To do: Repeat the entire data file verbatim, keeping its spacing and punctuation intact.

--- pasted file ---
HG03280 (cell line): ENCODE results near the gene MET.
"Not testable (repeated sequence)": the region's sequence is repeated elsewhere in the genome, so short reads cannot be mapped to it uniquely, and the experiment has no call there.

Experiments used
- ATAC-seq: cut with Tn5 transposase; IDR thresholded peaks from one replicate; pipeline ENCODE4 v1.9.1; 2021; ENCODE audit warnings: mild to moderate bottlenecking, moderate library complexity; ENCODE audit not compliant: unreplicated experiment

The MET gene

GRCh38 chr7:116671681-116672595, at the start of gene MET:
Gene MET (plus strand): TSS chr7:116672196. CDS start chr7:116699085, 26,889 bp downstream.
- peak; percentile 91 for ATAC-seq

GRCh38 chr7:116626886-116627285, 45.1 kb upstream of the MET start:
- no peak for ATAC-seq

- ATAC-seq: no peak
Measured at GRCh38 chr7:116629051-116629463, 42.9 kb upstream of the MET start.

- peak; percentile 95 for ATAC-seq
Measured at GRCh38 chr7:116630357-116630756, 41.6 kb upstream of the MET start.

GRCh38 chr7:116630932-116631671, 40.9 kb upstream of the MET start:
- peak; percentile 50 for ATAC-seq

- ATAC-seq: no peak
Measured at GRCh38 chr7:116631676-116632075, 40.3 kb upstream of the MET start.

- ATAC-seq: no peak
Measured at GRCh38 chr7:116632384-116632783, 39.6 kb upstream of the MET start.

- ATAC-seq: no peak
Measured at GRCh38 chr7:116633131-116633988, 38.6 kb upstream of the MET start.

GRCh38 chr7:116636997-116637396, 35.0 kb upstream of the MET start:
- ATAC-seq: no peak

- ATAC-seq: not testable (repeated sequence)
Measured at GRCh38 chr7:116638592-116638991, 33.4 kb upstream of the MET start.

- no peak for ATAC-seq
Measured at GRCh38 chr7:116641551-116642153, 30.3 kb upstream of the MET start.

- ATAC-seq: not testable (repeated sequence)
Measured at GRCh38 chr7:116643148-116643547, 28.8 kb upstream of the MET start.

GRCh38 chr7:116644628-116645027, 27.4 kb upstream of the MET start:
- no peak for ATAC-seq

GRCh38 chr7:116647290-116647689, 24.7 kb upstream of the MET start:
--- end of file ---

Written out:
HG03280 (cell line): ENCODE results near the gene MET.
"Not testable (repeated sequence)": the region's sequence is repeated elsewhere in the genome, so short reads cannot be mapped to it uniquely, and the experiment has no call there.

Experiments used
- ATAC-seq: cut with Tn5 transposase; IDR thresholded peaks from one replicate; pipeline ENCODE4 v1.9.1; 2021; ENCODE audit warnings: mild to moderate bottlenecking, moderate library complexity; ENCODE audit not compliant: unreplicated experiment

The MET gene

GRCh38 chr7:116671681-116672595, at the start of gene MET:
Gene MET (plus strand): TSS chr7:116672196. CDS start chr7:116699085, 26,889 bp downstream.
- peak; percentile 91 for ATAC-seq

GRCh38 chr7:116626886-116627285, 45.1 kb upstream of the MET start:
- no peak for ATAC-seq

- ATAC-seq: no peak
Measured at GRCh38 chr7:116629051-116629463, 42.9 kb upstream of the MET start.

- peak; percentile 95 for ATAC-seq
Measured at GRCh38 chr7:116630357-116630756, 41.6 kb upstream of the MET start.

GRCh38 chr7:116630932-116631671, 40.9 kb upstream of the MET start:
- peak; percentile 50 for ATAC-seq

- ATAC-seq: no peak
Measured at GRCh38 chr7:116631676-116632075, 40.3 kb upstream of the MET start.

- ATAC-seq: no peak
Measured at GRCh38 chr7:116632384-116632783, 39.6 kb upstream of the MET start.

- ATAC-seq: no peak
Measured at GRCh38 chr7:116633131-116633988, 38.6 kb upstream of the MET start.

GRCh38 chr7:116636997-116637396, 35.0 kb upstream of the MET start:
- ATAC-seq: no peak

- ATAC-seq: not testable (repeated sequence)
Measured at GRCh38 chr7:116638592-116638991, 33.4 kb upstream of the MET start.

- no peak for ATAC-seq
Measured at GRCh38 chr7:116641551-116642153, 30.3 kb upstream of the MET start.

- ATAC-seq: not testable (repeated sequence)
Measured at GRCh38 chr7:116643148-116643547, 28.8 kb upstream of the MET start.

GRCh38 chr7:116644628-116645027, 27.4 kb upstream of the MET start:
- no peak for ATAC-seq

GRCh38 chr7:116647290-116647689, 24.7 kb upstream of the MET start: